No matter that the policy doesn’t pass the giggle test. Extending NATO and Western economic institutions into all of a very divided Ukraine had less chance of working than did hopes in 2008 of bringing Georgia into NATO, which could have given the gung-ho Georgian president Mikheil Saakashvilli the treaty right to drag us all into World War III. To me, that seemed like giving a ten-year-old the keys to the family Humvee.

    Western provocations in Ukraine proved more immediately counterproductive. They gave Vladimir Putin the perfect opportunity for a pro-Russian putsch in Crimea, which he had certainly thought of before, but never as a priority. The provocations encouraged him to stand up as a true Russian nationalist, which will only make him more difficult to deal with. And they gave him cover to get away with that age-old tool of tyrants, a quickie plebiscite with an unnecessary return to Joseph Stalin’s old dictum once popular in my homestate of Florida: “It’s not the votes that count, but who counts the votes.”

    Small “d” democrats should shun such pretense. Still, most journalists and pollsters on the scene report that – with the exception of the historic Tatar community – the majority of Crimeans want to join the Russian Federation, where they seem likely to stay.
    [read the rest]



    Students could be paying loans into their 50s – report

    Most students will still be paying back loans from their university days in their 40s and 50s, and many will never clear the debt, research finds.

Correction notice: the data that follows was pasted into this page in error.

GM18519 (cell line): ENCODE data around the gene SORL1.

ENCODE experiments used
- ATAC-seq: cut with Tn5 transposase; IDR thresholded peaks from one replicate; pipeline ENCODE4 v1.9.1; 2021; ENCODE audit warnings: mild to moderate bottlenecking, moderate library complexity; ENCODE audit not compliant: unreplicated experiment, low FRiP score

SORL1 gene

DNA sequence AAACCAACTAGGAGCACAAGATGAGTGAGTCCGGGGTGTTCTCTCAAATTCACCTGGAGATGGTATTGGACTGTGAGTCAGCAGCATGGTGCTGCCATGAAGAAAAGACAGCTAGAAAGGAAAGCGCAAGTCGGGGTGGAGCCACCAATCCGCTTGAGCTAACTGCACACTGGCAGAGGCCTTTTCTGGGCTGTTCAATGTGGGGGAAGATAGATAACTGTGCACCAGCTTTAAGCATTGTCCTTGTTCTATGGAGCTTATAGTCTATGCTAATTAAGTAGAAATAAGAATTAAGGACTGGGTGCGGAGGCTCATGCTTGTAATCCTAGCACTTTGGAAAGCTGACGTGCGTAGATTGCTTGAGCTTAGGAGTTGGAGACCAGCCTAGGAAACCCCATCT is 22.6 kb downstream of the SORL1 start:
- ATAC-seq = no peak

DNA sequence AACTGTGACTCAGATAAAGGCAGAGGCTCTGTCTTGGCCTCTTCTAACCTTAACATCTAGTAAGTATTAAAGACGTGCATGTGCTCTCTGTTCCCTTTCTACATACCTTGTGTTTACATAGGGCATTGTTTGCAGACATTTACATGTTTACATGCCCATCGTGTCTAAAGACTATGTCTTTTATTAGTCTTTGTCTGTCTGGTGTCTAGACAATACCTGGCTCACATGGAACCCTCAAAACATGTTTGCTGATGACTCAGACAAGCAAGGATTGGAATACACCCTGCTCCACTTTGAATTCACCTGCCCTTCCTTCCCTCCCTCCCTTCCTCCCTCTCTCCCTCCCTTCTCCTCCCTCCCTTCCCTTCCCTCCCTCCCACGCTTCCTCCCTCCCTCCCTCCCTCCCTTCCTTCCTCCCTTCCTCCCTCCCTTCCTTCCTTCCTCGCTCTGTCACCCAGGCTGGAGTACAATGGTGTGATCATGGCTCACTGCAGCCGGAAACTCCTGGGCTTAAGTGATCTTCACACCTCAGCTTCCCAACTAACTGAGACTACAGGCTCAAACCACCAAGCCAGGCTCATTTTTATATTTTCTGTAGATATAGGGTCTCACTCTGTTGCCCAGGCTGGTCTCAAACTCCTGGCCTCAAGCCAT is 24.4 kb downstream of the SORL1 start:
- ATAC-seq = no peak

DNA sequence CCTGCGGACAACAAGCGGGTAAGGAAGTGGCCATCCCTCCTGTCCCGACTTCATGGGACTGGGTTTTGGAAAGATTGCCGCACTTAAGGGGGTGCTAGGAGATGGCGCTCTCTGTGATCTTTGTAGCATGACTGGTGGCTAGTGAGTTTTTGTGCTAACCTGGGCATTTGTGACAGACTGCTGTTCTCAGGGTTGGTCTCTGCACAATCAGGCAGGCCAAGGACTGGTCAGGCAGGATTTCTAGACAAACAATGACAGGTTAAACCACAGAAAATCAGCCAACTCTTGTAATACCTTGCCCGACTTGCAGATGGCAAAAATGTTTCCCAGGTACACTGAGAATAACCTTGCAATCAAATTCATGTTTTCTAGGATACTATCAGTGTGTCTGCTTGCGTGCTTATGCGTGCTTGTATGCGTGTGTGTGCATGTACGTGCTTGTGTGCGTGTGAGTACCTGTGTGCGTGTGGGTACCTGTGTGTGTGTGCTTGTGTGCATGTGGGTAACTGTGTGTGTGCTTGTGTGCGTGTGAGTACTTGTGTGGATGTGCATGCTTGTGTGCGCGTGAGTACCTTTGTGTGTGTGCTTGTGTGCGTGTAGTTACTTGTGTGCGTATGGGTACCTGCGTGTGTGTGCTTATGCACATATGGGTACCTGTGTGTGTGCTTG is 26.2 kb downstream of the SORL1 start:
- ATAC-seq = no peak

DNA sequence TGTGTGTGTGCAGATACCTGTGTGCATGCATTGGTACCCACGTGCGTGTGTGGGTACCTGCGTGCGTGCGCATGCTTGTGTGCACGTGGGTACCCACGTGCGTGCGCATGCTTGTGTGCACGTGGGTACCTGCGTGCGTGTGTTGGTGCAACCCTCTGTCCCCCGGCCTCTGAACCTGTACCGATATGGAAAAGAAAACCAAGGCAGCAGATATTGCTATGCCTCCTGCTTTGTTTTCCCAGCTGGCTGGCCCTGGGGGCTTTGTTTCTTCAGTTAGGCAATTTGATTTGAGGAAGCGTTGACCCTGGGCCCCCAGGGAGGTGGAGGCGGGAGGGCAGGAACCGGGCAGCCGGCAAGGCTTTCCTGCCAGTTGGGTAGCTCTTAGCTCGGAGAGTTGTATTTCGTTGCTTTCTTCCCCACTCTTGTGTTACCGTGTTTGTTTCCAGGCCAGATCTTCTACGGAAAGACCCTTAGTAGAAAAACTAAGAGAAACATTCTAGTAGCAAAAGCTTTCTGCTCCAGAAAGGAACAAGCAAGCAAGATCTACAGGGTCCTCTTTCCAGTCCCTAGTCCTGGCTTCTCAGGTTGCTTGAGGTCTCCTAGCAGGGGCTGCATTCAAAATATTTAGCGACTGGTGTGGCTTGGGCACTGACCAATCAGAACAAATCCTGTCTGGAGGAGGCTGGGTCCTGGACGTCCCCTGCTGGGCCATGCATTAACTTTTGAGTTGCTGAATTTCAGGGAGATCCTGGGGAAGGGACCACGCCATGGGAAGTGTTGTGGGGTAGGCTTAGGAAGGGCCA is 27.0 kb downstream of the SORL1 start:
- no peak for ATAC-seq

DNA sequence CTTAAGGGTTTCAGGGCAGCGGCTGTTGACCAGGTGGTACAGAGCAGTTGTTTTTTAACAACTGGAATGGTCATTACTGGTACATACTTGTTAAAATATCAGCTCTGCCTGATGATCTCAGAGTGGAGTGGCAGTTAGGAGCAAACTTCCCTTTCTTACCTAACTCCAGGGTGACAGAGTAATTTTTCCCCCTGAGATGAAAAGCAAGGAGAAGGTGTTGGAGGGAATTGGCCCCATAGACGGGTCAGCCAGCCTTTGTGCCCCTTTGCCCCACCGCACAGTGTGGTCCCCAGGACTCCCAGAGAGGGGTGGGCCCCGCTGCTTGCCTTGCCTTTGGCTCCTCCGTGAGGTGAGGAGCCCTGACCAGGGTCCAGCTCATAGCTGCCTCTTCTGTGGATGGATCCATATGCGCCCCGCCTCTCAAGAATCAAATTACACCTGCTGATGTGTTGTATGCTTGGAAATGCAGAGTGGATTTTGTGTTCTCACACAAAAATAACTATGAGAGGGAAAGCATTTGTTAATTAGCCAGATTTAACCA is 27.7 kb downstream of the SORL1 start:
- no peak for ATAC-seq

Almost three-quarters of graduates from England will have at least some of their loan written off, the study, commissioned by the Sutton Trust, says.

    The trust says the 2012 student finance regime will leave people vulnerable at a time when family costs are at a peak.

    Ministers said more students from less advantaged homes were taking up places.

    The study, written by researchers at the Institute for Fiscal Studies (IFS), assessed the impact of the new student loan system for fees and maintenance, introduced in England from September 2012 to coincide with higher tuition costs of up to £9,000 a year.

    The study – entitled Payback Time? – found that a typical student would now leave university with “much higher debts than before”, averaging more than £44,000.
    [there’s more]



    Tamiflu: Millions wasted on flu drug, claims major report

    Professor Carl Heneghan said side effects included serious “psychiatric adverse events, renal adverse events and metabolic adverse events”
    Continue reading the main story